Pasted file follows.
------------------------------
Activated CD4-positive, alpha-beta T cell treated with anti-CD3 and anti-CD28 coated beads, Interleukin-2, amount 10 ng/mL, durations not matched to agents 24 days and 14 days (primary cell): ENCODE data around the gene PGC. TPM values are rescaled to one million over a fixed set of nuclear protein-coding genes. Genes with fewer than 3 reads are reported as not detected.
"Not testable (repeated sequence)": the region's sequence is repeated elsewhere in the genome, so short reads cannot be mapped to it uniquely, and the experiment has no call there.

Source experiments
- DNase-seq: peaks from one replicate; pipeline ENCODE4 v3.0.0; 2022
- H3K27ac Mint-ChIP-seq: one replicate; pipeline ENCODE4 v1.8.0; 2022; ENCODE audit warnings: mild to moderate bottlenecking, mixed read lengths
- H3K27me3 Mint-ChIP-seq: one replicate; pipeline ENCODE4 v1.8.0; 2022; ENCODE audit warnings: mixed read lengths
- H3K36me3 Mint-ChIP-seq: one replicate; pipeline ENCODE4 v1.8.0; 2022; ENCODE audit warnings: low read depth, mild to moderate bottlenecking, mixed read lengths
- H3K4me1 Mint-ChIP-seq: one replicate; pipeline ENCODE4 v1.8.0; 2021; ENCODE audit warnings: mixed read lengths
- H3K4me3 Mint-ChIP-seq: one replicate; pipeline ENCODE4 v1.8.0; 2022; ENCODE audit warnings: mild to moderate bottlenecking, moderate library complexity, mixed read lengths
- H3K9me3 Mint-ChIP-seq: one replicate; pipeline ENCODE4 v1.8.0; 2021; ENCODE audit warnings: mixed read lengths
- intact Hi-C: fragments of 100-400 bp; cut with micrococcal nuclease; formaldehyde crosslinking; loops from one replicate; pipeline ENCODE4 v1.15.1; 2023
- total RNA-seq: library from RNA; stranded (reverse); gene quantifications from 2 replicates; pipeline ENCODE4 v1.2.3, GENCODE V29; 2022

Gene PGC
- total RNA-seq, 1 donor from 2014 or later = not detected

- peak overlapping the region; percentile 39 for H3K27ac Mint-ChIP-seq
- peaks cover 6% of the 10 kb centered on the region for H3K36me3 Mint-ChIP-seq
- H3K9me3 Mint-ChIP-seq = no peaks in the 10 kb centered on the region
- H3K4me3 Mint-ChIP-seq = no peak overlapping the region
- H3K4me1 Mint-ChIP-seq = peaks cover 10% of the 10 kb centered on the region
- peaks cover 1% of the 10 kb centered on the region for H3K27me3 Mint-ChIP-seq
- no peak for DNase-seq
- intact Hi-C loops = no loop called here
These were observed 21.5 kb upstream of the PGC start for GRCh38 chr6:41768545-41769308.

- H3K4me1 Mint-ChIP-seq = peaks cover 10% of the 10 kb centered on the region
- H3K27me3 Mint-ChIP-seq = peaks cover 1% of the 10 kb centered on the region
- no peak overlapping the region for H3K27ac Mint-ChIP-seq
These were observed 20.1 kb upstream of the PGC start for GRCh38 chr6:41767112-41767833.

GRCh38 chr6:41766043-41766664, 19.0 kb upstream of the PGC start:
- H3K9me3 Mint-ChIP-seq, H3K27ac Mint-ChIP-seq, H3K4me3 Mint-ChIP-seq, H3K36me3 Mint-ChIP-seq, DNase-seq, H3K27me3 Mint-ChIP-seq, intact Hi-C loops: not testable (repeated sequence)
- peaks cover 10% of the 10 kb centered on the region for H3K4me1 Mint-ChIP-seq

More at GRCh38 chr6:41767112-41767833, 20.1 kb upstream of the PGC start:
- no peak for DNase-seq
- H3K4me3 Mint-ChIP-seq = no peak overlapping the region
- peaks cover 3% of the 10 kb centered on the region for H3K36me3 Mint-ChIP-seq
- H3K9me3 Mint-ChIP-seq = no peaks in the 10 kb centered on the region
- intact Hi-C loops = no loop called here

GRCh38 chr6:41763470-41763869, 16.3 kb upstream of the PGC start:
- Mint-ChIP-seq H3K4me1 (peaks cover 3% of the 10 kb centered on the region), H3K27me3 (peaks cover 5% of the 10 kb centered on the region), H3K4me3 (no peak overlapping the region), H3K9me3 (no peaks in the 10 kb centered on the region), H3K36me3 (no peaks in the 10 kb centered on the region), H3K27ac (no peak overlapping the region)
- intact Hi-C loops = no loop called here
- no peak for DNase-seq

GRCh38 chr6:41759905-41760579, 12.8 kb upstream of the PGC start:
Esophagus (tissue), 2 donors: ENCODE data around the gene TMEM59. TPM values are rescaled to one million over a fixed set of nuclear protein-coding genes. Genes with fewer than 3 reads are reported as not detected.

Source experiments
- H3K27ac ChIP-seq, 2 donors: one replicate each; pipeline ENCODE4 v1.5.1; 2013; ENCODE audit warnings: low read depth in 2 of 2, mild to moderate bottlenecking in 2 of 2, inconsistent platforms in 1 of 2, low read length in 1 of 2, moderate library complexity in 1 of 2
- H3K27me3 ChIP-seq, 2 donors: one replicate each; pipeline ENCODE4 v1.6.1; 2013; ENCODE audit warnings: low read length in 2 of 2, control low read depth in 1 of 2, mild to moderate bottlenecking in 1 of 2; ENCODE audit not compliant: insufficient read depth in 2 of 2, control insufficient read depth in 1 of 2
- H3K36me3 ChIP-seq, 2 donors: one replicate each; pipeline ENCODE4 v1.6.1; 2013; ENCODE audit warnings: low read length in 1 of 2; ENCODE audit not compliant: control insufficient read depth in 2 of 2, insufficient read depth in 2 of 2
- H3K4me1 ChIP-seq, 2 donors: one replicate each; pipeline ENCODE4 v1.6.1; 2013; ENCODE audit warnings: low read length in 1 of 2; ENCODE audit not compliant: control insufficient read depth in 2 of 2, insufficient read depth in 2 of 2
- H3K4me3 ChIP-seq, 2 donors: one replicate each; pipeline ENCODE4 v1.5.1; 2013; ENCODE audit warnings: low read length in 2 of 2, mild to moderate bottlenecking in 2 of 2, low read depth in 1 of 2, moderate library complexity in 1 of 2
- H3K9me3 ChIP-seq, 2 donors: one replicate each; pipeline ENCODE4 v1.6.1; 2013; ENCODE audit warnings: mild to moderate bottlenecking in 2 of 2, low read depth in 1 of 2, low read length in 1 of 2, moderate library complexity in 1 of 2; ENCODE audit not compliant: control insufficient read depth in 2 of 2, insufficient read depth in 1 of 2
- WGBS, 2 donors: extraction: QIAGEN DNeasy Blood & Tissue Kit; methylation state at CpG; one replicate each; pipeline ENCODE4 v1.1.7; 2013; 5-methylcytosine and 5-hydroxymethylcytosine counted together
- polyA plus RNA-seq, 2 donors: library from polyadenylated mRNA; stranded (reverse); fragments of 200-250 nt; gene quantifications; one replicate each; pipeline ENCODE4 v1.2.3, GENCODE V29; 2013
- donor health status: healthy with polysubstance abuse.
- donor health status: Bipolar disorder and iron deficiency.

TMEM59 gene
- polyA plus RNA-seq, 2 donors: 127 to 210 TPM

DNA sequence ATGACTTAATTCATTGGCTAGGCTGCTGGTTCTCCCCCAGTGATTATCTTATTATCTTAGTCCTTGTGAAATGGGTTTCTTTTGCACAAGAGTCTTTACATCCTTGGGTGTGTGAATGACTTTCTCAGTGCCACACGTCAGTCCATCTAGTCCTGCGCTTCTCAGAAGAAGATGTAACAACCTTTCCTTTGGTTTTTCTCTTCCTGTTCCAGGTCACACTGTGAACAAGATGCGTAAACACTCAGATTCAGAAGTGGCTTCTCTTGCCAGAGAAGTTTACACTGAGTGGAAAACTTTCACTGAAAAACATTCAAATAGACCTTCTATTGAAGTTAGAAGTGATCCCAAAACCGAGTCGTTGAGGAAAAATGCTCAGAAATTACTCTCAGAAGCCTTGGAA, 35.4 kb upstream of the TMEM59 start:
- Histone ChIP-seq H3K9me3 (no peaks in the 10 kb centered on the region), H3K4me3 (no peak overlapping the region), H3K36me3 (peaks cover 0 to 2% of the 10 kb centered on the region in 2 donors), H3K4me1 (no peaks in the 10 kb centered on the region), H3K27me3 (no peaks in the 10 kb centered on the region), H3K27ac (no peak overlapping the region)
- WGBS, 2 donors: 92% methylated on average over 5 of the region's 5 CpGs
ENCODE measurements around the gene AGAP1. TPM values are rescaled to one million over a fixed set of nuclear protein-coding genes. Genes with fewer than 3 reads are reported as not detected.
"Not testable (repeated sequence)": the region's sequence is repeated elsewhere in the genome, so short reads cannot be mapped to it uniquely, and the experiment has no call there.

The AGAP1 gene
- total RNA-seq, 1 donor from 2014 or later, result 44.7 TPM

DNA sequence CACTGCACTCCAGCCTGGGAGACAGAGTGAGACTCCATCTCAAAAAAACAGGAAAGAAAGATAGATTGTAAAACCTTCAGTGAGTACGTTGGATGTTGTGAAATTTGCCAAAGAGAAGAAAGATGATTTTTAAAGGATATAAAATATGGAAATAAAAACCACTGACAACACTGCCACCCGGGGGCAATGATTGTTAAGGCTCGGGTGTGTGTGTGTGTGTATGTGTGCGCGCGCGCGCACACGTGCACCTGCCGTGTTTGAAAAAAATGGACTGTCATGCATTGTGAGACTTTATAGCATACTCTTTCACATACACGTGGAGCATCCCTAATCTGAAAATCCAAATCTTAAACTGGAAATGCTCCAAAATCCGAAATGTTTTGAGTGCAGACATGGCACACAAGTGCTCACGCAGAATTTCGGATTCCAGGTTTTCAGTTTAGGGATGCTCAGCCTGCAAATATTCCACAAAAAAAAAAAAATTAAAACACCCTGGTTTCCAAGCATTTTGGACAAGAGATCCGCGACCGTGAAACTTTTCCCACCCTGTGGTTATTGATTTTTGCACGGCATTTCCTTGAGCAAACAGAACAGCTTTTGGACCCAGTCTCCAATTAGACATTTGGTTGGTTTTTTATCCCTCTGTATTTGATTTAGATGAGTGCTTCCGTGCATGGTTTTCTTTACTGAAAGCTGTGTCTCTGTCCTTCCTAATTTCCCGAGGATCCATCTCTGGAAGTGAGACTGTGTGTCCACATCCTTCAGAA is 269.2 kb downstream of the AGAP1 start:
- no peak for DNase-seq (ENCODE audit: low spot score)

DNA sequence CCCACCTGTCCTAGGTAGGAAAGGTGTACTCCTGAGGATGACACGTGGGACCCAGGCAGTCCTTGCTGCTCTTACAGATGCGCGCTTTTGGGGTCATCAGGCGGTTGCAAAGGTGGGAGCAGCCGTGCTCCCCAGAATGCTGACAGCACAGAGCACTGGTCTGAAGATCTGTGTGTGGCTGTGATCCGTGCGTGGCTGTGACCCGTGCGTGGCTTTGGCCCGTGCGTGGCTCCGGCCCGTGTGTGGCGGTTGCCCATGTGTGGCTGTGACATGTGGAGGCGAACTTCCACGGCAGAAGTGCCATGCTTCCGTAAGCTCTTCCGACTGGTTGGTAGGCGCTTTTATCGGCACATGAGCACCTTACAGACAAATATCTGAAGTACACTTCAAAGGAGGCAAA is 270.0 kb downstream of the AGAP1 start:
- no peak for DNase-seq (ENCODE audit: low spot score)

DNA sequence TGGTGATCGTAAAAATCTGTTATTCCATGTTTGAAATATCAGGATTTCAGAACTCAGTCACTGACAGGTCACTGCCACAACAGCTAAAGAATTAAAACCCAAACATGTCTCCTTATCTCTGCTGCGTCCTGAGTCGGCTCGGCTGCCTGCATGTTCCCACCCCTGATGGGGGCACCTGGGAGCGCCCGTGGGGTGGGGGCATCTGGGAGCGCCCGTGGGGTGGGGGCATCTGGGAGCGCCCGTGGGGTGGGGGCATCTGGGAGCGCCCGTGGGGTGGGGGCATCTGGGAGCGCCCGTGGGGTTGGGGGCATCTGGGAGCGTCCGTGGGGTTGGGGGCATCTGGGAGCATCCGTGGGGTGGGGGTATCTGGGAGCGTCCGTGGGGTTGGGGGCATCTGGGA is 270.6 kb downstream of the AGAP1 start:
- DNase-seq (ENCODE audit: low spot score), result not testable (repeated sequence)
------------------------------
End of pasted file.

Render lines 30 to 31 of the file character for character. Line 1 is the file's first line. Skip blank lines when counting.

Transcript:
- peaks cover 10% of the 10 kb centered on the region for H3K4me1 Mint-ChIP-seq

More at GRCh38 chr6:41767112-41767833, 20.1 kb upstream of the PGC start: